Helena’s Story: A Scot in Lesbos

Boats off Lesbos

In the first 6 months of 2015, 137,000 people crossed the Mediterranean Sea into Europe. The vast majority, according to UNHCR, were “fleeing from war, conflict or persecution.”

A third of those men, women and children who made it across the sea into Italy or Greece were from Syria.

The journey is not for the faint of heart. In April alone, 1,308 people drowned or went missing trying to cross the Mediterranean.

Many of those who originally fled to neighbouring Lebanon, Turkey and Jordan have decided to uproot themselves and their families once again, forced out of temporary refuge by the daily struggle to survive in countries overwhelmed and underfunded.

In a previous post I mentioned the Lebanese government’s response to the crisis. For all the mistakes that have been made, the lack of international support has compounded the situation.

(While there are some arguments to be made that the corruption and instability in the Lebanese government has made international organisations unwilling to work with them, it is by no means the full picture.)

International organisations have begged year on year for sufficient funds to deal with the crisis.  And year on year the funds donated and raised have fell far short of the target.

It’s little surprise that many choose to risk the journey rather than stay in a country whose politicians fail to act and whose aid agencies are being forced to cut back on already limited support.

But what they arrive to is the scenes we’ve all seen on TV. Terrified men, women and children arriving soaked on the shores of Greece and Italy to begin the long walk through Europe to seek asylum.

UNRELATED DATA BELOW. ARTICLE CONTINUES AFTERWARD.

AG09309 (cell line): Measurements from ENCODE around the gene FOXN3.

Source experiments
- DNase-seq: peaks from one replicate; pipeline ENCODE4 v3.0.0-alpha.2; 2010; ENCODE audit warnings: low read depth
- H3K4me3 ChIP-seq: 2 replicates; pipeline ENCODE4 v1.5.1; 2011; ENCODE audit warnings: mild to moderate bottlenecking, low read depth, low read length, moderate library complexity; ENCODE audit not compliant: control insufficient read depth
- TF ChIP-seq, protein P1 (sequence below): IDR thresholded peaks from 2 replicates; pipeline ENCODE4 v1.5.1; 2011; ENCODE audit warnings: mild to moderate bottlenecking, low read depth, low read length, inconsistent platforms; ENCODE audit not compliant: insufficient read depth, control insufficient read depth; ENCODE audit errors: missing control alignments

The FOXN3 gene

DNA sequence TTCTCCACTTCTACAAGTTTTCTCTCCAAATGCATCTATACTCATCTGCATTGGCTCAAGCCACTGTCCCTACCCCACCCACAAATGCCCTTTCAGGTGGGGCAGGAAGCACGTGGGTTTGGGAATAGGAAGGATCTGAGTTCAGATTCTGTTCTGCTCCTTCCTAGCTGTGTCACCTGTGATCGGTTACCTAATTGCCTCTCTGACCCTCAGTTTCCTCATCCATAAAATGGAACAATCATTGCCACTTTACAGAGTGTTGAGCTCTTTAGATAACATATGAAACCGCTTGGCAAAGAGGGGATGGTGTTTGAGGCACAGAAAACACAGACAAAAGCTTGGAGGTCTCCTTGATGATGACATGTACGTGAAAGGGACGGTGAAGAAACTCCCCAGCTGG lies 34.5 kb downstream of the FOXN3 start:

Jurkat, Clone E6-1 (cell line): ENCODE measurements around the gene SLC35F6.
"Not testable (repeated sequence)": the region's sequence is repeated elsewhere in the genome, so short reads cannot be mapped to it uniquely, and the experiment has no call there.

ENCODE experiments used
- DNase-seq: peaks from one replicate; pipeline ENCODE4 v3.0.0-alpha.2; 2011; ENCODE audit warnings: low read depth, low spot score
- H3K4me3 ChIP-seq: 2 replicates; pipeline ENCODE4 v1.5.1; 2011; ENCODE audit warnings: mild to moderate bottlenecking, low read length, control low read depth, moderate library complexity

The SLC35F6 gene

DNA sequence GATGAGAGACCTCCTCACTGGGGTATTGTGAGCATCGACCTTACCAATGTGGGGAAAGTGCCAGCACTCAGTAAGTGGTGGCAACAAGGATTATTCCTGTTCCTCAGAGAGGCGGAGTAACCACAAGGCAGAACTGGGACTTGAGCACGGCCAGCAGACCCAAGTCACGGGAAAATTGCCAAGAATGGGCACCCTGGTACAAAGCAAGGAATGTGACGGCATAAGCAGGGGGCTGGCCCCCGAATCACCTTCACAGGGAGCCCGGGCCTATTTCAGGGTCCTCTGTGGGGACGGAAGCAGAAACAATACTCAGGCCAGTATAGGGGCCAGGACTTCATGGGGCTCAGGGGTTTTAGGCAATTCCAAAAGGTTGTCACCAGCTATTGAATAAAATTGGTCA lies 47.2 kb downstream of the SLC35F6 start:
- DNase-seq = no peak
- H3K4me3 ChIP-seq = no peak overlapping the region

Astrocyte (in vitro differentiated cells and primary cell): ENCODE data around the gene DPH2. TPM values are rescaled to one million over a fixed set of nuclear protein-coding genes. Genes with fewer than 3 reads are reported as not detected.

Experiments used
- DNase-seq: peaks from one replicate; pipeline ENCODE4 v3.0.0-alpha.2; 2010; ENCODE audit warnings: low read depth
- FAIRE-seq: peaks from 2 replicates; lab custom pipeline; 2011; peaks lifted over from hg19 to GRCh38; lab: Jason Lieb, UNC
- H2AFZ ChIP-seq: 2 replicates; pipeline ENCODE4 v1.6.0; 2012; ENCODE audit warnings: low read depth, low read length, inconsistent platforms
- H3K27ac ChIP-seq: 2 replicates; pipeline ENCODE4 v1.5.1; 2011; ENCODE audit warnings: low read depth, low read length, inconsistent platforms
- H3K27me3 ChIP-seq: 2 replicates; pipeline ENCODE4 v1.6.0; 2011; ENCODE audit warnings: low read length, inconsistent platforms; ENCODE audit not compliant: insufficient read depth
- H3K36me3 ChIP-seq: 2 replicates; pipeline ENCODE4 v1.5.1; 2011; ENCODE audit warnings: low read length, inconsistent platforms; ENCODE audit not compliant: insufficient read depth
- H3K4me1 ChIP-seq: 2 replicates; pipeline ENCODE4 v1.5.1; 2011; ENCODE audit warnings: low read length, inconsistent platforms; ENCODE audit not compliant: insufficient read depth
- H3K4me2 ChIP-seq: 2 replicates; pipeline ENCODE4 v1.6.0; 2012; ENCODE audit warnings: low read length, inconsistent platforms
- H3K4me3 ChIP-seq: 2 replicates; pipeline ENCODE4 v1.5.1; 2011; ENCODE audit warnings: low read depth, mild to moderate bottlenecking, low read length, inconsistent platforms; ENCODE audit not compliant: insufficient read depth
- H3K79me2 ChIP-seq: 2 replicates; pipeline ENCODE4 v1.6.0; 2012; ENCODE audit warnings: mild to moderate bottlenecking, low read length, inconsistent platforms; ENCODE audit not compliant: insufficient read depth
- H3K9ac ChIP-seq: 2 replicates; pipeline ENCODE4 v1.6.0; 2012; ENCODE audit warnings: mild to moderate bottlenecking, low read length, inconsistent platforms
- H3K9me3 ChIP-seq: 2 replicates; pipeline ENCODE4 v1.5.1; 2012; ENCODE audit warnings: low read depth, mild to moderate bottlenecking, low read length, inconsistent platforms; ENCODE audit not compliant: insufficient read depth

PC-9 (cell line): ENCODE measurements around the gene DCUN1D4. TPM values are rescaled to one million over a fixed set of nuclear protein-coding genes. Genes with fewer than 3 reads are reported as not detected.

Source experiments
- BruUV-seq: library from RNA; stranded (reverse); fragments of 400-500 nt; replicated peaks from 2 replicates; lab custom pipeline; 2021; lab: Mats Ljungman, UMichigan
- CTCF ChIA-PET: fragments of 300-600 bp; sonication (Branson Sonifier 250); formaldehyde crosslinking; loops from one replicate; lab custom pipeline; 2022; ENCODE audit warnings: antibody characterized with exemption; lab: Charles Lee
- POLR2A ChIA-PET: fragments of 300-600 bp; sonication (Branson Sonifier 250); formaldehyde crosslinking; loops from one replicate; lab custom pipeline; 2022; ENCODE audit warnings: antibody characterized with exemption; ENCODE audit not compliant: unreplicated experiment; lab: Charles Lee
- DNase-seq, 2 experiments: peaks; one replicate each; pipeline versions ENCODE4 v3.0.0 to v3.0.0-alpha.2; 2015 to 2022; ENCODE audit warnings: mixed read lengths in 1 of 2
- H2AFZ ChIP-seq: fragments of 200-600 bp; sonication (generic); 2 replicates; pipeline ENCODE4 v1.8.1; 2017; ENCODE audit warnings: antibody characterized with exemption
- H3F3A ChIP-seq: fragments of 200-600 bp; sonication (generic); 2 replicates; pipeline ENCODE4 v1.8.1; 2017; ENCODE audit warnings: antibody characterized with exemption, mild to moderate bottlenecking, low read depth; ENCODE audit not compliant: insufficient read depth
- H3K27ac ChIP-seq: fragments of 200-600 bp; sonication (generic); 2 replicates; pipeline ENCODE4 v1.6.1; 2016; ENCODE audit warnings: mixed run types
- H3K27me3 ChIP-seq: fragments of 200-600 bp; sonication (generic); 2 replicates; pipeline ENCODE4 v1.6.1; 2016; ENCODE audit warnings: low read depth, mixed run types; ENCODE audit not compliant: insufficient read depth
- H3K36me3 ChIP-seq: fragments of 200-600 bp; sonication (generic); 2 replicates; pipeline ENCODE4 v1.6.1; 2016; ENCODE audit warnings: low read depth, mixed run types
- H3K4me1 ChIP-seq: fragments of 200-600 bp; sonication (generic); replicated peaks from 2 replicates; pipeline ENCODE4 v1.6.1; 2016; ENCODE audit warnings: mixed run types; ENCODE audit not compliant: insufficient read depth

Helena at Moria

Helena at Moria

My friend Helena decided she needed to go and help. It was very in character. She finds it very difficult to stand by and be idle.

She didn’t just go on a whim, she researched for a few months, saved up some money and finally took the flight out to Greece to volunteer.

She’s set up a fantastic blog detailing her journey that I would urge everyone to read. She has a knack for getting to the heart of a situation – and getting people to open up and tell her their stories.

Things are so hectic over there that it was hard for her to find the time to sit down and answer some questions from me, and I’m very grateful she did so.

Here’s her story.

HELENA ON WHY SHE WENT

“I felt quite hopeless at home in Scotland.”

HELENA ON WHAT SHE EXPECTED

“I had no idea, there were no expectations.”

HELENA ON THE DAY TO DAY REALITIES

“You can expect to be on the go from first light, when the first boats arrive.”

HELENA ON WHAT MOMENT STICKS OUT

“I will never forget this man’s feet, he had no shoes or socks and his feet had clearly been wet for days.”

The foot of a refugee at the Moria camp. A centimetre of rippled, white skin after being wet for days.

The foot of a refugee at the Moria camp. A centimetre of rippled, white skin after being wet for days.

HELENA ON HOW PEOPLE CAN HELP

“Open a dialogue with people.”

"This beautiful family are from Syria. They left Damascus about a week ago. They arrived here two days ago. Wee Hassan is just two years old. His father is Miteb and his mother Zuhoor which means flower in Arabic. The women in the scarf is Ateeyah, Miteb’s sister. They are heading to Germany."

“This beautiful family are from Syria. They left Damascus about a week ago. They arrived here two days ago. Wee Hassan is just two years old. His father is Miteb and his mother Zuhoor which means flower in Arabic. The women in the scarf is Ateeyah, Miteb’s sister. They are heading to Germany.”

All pictures are from Helena’s own blog, which she kindly gave me permission to use.

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3 thoughts on “Helena’s Story: A Scot in Lesbos

  1. Pingback: Aamer’s Story: A Syrian in Scotland | Syrians in Scotland

  2. Pingback: Aamer’s Story: A Syrian in Scotland (part one) – SUSAN WILSON

  3. Pingback: Helena’s Story: A Scot in Lesbos – SUSAN WILSON

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